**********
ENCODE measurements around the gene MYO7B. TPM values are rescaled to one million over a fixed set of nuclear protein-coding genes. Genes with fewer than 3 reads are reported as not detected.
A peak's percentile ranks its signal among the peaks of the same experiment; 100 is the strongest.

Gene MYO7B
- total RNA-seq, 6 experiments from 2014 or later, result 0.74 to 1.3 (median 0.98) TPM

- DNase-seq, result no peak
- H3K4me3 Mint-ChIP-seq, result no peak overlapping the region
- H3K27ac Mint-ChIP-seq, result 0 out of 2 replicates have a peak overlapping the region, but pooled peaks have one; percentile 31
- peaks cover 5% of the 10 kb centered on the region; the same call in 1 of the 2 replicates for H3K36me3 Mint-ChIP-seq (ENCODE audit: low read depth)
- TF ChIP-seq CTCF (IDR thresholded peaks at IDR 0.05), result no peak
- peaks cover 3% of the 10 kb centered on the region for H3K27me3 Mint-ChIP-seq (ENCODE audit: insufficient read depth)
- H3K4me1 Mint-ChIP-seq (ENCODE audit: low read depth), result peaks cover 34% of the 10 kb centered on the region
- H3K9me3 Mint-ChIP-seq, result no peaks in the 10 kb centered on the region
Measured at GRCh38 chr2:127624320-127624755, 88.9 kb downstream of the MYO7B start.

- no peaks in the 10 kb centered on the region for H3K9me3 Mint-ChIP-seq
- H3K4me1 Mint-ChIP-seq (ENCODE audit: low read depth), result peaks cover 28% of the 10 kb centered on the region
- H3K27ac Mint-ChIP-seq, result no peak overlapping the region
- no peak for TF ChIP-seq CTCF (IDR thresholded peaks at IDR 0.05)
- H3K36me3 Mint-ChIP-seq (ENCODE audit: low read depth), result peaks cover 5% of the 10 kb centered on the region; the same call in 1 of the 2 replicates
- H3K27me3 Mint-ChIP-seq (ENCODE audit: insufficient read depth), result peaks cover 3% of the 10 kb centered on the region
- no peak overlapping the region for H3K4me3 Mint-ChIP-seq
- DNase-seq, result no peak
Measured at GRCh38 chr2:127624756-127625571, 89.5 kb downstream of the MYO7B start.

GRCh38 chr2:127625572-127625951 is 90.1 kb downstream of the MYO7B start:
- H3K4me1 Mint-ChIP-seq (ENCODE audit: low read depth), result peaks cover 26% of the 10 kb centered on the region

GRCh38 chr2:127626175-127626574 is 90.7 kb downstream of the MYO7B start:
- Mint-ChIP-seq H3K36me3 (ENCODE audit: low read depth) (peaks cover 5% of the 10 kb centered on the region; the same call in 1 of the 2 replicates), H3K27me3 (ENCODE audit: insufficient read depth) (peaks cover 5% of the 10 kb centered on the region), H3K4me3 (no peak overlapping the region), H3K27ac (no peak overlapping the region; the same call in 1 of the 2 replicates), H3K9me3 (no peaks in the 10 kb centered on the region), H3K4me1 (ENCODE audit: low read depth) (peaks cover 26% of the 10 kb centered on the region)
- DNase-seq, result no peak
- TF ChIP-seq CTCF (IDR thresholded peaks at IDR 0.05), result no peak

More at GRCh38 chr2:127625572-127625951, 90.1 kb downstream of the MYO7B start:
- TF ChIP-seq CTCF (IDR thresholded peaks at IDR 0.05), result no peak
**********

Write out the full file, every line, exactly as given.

ENCODE measurements around the gene MYO7B. TPM values are rescaled to one million over a fixed set of nuclear protein-coding genes. Genes with fewer than 3 reads are reported as not detected.
A peak's percentile ranks its signal among the peaks of the same experiment; 100 is the strongest.

Gene MYO7B
- total RNA-seq, 6 experiments from 2014 or later, result 0.74 to 1.3 (median 0.98) TPM

- DNase-seq, result no peak
- H3K4me3 Mint-ChIP-seq, result no peak overlapping the region
- H3K27ac Mint-ChIP-seq, result 0 out of 2 replicates have a peak overlapping the region, but pooled peaks have one; percentile 31
- peaks cover 5% of the 10 kb centered on the region; the same call in 1 of the 2 replicates for H3K36me3 Mint-ChIP-seq (ENCODE audit: low read depth)
- TF ChIP-seq CTCF (IDR thresholded peaks at IDR 0.05), result no peak
- peaks cover 3% of the 10 kb centered on the region for H3K27me3 Mint-ChIP-seq (ENCODE audit: insufficient read depth)
- H3K4me1 Mint-ChIP-seq (ENCODE audit: low read depth), result peaks cover 34% of the 10 kb centered on the region
- H3K9me3 Mint-ChIP-seq, result no peaks in the 10 kb centered on the region
Measured at GRCh38 chr2:127624320-127624755, 88.9 kb downstream of the MYO7B start.

- no peaks in the 10 kb centered on the region for H3K9me3 Mint-ChIP-seq
- H3K4me1 Mint-ChIP-seq (ENCODE audit: low read depth), result peaks cover 28% of the 10 kb centered on the region
- H3K27ac Mint-ChIP-seq, result no peak overlapping the region
- no peak for TF ChIP-seq CTCF (IDR thresholded peaks at IDR 0.05)
- H3K36me3 Mint-ChIP-seq (ENCODE audit: low read depth), result peaks cover 5% of the 10 kb centered on the region; the same call in 1 of the 2 replicates
- H3K27me3 Mint-ChIP-seq (ENCODE audit: insufficient read depth), result peaks cover 3% of the 10 kb centered on the region
- no peak overlapping the region for H3K4me3 Mint-ChIP-seq
- DNase-seq, result no peak
Measured at GRCh38 chr2:127624756-127625571, 89.5 kb downstream of the MYO7B start.

GRCh38 chr2:127625572-127625951 is 90.1 kb downstream of the MYO7B start:
- H3K4me1 Mint-ChIP-seq (ENCODE audit: low read depth), result peaks cover 26% of the 10 kb centered on the region

GRCh38 chr2:127626175-127626574 is 90.7 kb downstream of the MYO7B start:
- Mint-ChIP-seq H3K36me3 (ENCODE audit: low read depth) (peaks cover 5% of the 10 kb centered on the region; the same call in 1 of the 2 replicates), H3K27me3 (ENCODE audit: insufficient read depth) (peaks cover 5% of the 10 kb centered on the region), H3K4me3 (no peak overlapping the region), H3K27ac (no peak overlapping the region; the same call in 1 of the 2 replicates), H3K9me3 (no peaks in the 10 kb centered on the region), H3K4me1 (ENCODE audit: low read depth) (peaks cover 26% of the 10 kb centered on the region)
- DNase-seq, result no peak
- TF ChIP-seq CTCF (IDR thresholded peaks at IDR 0.05), result no peak

More at GRCh38 chr2:127625572-127625951, 90.1 kb downstream of the MYO7B start:
- TF ChIP-seq CTCF (IDR thresholded peaks at IDR 0.05), result no peak